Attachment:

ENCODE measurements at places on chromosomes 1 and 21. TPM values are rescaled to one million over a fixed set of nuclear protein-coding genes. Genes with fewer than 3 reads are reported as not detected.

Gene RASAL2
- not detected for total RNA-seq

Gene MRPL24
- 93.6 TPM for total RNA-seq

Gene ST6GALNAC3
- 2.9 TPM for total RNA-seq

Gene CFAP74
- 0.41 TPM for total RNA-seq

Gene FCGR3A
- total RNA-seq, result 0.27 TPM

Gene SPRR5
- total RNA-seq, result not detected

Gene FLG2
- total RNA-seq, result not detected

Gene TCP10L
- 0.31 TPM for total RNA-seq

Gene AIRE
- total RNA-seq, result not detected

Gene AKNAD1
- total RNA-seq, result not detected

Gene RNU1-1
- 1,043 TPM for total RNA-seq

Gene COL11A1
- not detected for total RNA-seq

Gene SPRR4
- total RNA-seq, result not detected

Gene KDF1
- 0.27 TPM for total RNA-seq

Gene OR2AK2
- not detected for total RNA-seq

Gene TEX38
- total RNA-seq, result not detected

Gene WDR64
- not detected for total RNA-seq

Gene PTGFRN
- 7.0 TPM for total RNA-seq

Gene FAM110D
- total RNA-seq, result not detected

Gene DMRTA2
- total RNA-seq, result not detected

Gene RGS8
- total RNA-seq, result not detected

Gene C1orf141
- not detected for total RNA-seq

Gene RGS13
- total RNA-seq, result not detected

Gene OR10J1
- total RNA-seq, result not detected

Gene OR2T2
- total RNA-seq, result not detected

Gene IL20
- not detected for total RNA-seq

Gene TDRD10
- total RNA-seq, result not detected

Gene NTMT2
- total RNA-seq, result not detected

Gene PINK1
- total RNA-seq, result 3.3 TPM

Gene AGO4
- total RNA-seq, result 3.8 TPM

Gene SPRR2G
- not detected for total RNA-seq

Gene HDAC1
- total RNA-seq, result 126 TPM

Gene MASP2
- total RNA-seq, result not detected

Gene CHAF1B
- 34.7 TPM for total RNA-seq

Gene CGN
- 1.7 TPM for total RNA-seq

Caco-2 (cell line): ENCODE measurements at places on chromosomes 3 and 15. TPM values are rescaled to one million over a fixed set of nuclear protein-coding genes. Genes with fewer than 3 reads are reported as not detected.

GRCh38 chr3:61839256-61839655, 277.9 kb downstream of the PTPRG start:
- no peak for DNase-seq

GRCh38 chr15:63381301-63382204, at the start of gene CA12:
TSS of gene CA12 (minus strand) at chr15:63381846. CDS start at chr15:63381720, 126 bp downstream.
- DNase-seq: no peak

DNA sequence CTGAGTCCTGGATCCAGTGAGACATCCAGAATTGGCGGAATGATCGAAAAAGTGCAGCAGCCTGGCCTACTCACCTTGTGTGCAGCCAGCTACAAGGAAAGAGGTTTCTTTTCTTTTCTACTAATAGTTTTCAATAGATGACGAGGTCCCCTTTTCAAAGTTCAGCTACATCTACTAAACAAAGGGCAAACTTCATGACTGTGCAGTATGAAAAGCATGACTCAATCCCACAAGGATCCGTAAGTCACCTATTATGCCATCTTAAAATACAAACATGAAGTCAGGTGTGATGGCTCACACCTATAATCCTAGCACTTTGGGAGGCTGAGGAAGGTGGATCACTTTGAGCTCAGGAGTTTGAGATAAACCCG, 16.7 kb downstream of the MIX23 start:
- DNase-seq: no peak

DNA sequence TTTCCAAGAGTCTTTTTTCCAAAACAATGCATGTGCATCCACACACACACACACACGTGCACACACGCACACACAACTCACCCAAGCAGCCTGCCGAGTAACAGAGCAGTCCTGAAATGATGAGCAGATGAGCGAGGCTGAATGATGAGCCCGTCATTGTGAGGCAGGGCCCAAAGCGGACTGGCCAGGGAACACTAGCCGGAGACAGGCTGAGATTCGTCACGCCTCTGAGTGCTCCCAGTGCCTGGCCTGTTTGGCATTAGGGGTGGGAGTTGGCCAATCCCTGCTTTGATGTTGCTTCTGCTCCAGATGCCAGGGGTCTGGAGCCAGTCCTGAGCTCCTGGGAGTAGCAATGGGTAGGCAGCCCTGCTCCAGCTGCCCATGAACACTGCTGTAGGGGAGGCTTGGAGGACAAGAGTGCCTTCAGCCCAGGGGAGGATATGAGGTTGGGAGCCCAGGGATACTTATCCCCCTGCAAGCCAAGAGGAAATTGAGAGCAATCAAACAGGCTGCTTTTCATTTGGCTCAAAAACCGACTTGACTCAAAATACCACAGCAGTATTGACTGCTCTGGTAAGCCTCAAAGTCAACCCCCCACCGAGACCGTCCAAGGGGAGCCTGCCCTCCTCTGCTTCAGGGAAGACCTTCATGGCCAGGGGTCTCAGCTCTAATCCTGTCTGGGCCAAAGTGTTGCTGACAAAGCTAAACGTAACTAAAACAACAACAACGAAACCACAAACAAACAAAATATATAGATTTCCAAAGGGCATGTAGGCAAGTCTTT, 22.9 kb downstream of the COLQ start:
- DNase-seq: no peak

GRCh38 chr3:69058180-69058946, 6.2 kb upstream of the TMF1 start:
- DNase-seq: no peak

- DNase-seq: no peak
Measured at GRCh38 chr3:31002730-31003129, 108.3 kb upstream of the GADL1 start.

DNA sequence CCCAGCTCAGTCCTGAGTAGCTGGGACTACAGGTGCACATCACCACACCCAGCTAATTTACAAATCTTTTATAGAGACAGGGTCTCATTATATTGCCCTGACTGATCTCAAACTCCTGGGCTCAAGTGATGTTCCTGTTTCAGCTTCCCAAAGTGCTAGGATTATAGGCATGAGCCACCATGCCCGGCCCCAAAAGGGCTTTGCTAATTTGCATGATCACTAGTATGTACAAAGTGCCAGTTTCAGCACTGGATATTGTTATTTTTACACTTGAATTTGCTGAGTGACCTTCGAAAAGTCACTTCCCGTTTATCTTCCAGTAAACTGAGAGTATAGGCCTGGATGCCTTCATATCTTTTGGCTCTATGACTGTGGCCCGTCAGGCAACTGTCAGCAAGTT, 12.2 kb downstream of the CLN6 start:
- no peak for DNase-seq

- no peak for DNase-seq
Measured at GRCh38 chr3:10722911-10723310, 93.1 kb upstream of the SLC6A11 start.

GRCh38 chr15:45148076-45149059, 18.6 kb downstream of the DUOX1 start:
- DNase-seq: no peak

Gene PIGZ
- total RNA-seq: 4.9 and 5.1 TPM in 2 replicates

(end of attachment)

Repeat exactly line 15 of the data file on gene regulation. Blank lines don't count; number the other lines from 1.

- total RNA-seq, result not detected